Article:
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COLUMBUS, OH (FOX19) -
Ohio's state auditor says he's turned up four more school districts, including Cincinnati and Winton Woods, that removed poor-performing students from their rolls.
Auditor David Yost also identified more than 70 schools or districts with attendance reporting errors, though these didn't appear to be purposeful.
Yost has now identified nine districts in his investigation of the data withdrawal practice known as "scrubbing." The term "scrubbing" entails withdrawing students without proper
documentation or justification. Such withdrawals are referred to as "attendance
scrubbing" because they enable a school to remove or "scrub" a student's poor
attendance record. Another implication of withdrawing students is that their
educational records do not count when calculating school performance for Ohio's
accountability system—that is, their educational records are rolled up to the
state level for accountability purposes.
Yost says the state should peg school funding on year-long attendance figures to encourage attendance through the entire year.
The report includes findings for school year 2010-11.
According to the audit, Cincinnati was found to have "systemic weaknesses in the application of due process and withdrew students without court determination of truancy."
During testing, the auditor noted a pattern of students transferring from one school to another, which CPS coded as withdrawals, resulting in breaks in enrollment.
District officials told the auditor's office that they withdrawal a student when the student's parent or guardian indicates the student will be transferring to another school within the district. However, CPS enters a withdrawal date but does not enter a reason for the transfers. When the student attends the new school, the district re-enrolls the student.
CPS officials said they knew they were in non-compliance, but indicated they did not agree with the Ohio Department of Education's business rules in regards to intra-district transfers. CPS officials believe a break in enrollment is justified if the student fails to immediately attend the new school on day of transfer.
The auditor's office reviewed 369 student files from seven CPS schools - George Hays-Jennie Porter Elementary, Chase Elementary, Oyler School, Quebec Heights, South Avondale, Rothenberg Preparatory Academy and Virtual High School - and noted a lack of supporting documentation and withdrawal errors for 146 students. The majority of students, 98, appear to be a result of the CPS practice of breaking enrollment for intra-district transfers.
Winton Woods City School District, self-reported its findings that District Officials had identified a limited number of students whose attendance records were improperly report by its EMIS Coordinator for fiscal year ended June 30, 2012. This information was discovered by the District after conduction an internal investigation to determine the scope and frequency of suspect EMIS data adjustments discovered during a compilation and review of documents related to a public records request.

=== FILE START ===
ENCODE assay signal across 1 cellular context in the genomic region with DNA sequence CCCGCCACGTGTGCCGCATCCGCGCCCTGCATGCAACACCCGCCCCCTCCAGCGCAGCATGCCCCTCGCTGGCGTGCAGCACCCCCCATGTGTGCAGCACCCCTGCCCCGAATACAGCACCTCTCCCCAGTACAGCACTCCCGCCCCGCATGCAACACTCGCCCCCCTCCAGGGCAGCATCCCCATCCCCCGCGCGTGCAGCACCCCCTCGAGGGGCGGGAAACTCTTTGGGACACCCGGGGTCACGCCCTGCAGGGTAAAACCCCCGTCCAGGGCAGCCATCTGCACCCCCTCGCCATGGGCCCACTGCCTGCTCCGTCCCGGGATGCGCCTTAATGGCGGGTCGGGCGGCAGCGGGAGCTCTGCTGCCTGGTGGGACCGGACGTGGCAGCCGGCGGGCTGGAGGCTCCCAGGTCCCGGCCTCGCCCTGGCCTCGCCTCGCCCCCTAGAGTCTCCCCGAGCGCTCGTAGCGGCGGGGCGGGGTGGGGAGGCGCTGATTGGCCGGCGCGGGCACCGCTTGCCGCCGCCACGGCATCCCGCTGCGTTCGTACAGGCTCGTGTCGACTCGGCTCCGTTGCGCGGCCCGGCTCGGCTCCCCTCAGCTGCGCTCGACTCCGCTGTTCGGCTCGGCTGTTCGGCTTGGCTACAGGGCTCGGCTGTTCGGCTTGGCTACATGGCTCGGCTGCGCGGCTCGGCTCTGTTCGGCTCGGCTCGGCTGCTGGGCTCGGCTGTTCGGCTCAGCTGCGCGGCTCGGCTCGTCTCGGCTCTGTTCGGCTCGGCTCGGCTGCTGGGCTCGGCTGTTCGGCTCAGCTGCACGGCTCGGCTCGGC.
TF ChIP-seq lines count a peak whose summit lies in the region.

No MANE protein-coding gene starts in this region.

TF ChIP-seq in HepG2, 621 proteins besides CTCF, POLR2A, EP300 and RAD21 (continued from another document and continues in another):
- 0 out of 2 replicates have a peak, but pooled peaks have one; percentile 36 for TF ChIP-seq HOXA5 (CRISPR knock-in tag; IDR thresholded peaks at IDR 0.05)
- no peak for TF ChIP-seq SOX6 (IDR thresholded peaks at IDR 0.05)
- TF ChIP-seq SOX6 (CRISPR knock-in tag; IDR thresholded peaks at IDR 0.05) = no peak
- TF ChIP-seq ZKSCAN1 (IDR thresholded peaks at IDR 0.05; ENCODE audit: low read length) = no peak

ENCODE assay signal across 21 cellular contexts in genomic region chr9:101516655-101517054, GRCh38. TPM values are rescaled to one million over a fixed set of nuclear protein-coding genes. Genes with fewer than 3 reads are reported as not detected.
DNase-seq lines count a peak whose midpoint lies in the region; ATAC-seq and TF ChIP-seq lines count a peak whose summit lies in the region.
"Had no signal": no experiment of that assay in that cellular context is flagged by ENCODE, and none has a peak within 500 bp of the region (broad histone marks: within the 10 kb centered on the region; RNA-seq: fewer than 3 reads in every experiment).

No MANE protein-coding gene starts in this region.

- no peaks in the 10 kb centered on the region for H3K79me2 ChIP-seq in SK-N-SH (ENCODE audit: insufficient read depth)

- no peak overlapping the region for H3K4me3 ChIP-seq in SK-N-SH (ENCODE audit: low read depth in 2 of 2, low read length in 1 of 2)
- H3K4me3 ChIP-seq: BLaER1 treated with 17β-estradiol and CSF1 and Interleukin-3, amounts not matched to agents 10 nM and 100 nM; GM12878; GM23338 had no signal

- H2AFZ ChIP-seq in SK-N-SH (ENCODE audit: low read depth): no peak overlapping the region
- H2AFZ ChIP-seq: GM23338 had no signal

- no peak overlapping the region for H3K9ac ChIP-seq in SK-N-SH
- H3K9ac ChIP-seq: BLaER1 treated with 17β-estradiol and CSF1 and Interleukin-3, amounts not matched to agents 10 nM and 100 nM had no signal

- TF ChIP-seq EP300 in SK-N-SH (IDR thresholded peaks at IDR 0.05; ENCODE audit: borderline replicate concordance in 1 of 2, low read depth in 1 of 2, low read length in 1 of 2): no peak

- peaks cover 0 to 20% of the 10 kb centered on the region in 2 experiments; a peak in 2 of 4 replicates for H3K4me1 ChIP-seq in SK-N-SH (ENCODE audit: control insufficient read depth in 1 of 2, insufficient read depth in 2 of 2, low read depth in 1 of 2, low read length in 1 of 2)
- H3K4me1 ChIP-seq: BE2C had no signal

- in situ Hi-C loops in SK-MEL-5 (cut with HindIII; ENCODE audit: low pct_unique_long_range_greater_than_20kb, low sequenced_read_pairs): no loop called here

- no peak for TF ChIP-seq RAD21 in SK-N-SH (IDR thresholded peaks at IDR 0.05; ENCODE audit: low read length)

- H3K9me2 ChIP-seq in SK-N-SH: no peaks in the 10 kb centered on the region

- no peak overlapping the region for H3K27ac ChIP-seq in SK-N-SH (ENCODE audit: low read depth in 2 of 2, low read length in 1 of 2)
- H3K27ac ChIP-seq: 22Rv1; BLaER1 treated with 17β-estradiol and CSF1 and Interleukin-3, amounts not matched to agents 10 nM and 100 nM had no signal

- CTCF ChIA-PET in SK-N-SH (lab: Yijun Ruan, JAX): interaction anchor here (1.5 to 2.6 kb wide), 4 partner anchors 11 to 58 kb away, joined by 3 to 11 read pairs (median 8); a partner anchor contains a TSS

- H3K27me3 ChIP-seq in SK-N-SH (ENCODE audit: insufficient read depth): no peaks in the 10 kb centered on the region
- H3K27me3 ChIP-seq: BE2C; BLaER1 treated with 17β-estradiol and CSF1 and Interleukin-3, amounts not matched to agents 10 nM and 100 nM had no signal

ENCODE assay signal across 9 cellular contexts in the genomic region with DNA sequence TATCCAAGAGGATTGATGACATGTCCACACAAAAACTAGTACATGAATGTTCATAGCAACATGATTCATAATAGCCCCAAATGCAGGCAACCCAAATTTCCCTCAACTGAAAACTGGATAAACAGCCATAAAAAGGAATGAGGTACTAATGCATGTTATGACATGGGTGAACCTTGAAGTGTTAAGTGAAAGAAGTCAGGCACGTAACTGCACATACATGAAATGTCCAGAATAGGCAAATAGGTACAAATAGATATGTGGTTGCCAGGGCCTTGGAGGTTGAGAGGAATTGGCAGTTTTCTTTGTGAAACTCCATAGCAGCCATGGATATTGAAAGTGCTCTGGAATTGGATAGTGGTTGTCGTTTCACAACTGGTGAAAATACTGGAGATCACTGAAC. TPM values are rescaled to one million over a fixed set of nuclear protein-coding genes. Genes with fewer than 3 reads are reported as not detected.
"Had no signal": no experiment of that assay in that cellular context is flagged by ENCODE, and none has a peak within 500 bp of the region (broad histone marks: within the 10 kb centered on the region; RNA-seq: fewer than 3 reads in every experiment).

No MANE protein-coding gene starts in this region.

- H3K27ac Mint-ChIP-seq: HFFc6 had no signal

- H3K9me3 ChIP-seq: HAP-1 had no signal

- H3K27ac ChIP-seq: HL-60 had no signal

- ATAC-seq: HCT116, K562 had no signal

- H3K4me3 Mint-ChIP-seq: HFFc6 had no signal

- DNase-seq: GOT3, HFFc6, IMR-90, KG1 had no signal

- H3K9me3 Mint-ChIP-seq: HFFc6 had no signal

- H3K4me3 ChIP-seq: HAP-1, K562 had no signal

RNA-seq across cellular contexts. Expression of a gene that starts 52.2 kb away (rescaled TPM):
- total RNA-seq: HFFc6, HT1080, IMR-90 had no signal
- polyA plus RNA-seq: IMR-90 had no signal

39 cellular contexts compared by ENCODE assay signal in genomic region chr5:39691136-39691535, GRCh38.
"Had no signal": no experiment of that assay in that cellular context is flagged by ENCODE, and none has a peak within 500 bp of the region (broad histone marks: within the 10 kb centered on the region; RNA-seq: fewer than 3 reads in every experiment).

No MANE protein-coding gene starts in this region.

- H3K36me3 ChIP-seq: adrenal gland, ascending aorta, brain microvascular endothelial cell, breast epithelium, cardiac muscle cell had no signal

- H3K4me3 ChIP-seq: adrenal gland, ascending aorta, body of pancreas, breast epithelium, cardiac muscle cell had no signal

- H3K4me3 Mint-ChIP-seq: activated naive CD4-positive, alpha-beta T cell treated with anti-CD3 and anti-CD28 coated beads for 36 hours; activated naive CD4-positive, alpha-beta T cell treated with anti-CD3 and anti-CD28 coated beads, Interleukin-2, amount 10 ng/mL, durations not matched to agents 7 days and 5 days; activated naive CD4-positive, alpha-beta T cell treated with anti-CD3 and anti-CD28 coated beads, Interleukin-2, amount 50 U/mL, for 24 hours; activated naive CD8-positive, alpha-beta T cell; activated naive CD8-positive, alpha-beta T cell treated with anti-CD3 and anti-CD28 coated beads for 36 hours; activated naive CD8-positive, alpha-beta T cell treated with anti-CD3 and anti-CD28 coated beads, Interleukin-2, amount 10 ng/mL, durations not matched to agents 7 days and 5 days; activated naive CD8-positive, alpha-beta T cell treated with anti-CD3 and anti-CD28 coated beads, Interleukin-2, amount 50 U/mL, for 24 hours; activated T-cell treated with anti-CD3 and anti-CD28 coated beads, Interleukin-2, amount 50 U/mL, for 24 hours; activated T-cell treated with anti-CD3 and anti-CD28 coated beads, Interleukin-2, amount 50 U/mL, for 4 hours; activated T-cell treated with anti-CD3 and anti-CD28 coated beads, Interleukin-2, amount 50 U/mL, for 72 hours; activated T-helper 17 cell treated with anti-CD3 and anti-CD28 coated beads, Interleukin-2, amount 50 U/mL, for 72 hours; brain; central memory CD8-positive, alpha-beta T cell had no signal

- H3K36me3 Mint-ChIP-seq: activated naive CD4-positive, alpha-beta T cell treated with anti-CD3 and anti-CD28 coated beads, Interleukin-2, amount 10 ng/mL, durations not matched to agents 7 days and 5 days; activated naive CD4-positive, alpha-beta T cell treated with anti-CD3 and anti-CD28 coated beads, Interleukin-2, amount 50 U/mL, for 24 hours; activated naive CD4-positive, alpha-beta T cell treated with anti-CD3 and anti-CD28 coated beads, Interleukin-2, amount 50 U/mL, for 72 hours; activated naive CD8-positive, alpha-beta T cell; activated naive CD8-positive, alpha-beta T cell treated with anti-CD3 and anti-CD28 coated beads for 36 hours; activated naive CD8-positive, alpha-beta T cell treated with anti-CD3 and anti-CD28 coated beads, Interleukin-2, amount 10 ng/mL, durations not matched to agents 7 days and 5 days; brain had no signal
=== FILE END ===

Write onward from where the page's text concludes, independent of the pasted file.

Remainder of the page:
Based upon the above information, the AOS collected a sample of 30 student files from the 74 students who were retroactively withdraw. Our result indicated that there were 14 improper withdraws noted in the sample files.
The auditor's office will refer the schools with evidence of scrubbing to ODE for further
investigation and recalculation of the school report cards. AOS also will
request that ODE consider reviewing the schools with errors identified in this
report to determine whether the number or nature of errors AOS identified
requires further assessment of the school report cards by ODE. Similarly, the
schools with evidence of data scrubbing will be referred to the U.S. Department
of Education Office of the Inspector General (IG) for review. It is anticipated
that the IG will review these findings in the context of Federal law, and will
consult with the United States Attorneys for the Northern and Southern
Districts of Ohio.
The audit of attendance practices in Ohio's schools began when results of an internal audit at Columbus City Schools revealed irregular attendance and enrollment practices and similar allegations surfaced at Toledo City Schools and Lockland City Schools.
Yost previously said Campbell, Cleveland, Columbus, Marion and Toledo city schools improperly removed students. He also identified Canton and Northridge Local schools on Monday.
Several local schools were also declared 'clean,' including Mt. Healthy Junior High School, North College Hill High School, Winton Woods Elementary, Batavia Elementary, Batavia Middle, Northwest High School, Pleasant Run Middle, Taylor Elementary, Withamsville‐Tobasco Elementary and Cincinnati Leadership Academy. The Goshen Local School District, Indian Hill Exempted Village Schools and Madeira City Schools were also declared clean.